Johann Christian Wilhelm Augusti

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Johann Christian Wilhelm Augusti (27 October 1772 – 28 April 1841) was a German theologian.

Life[edit]

He was born at Eschenbergen, near Gotha, Augusti was of Jewish descent, his grandfather having been a converted rabbi. He was educated at the gymnasium of Gotha and the University of Jena. At Jena he studied oriental languages, of which he became a professor there in 1803. Subsequently he was professor of theology (1812), and for a time rector, at the University of Breslau. In 1819 he transferred as a professor of theology to the University of Bonn.[1] In 1828 he was appointed chief member of the consistorial council at Koblenz. There he was afterwards made director of the Rhenish Consistory of the Evangelical Church in Prussia. He died at Koblenz. [2]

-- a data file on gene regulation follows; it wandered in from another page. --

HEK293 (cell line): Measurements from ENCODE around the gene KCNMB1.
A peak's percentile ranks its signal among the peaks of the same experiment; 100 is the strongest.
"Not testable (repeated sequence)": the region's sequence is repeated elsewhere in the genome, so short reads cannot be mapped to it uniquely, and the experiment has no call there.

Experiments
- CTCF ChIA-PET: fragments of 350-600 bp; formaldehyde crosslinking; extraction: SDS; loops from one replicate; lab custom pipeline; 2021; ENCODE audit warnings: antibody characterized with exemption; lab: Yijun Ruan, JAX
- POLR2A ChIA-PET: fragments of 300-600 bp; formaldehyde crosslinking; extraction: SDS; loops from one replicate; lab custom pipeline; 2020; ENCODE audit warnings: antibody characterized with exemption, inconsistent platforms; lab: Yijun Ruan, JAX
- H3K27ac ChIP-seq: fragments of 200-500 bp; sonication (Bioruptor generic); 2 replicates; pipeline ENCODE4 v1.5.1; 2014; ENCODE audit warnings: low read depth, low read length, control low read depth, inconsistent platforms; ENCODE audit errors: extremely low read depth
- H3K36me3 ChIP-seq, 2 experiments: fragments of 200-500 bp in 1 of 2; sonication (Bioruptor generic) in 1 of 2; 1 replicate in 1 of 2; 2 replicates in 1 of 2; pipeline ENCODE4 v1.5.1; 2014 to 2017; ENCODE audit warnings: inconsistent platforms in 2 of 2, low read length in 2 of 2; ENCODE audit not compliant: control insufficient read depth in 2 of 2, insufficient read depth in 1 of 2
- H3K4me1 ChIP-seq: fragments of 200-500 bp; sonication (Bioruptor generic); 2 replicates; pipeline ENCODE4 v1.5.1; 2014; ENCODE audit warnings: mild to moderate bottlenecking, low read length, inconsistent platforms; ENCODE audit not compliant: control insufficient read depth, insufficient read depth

Augusti had little sympathy with the modern philosophical interpretations of dogma, and he held to the traditional faith. His works on theology (Lehrbuch Der Christlichen Dogmengeschichte, 1805) are simple statements of fact; they do not attempt a speculative treatment of their subjects. In 1809 he published in conjunction with WML de Wette a new translation of the Old Testament. His other works include, Grundriss einer historisch-kritischen Einleitung in's Alte Testament (1806), Exegetisches Handbuch des Alten Testaments (1797–1800) and an edition of Die Apochryphen des A. T. (1804).[2]

In addition to these, his most important writings are the Denkwürdigkeiten aus der Christlichen Archäologie, 12 vols. (1817–1831), a partially digested class of materials, and the Handbuch der christlichen Archäologie, (1836–1837), which gives the substance of the larger work in a more compact and systematic form.[2]

References[edit]

Attribution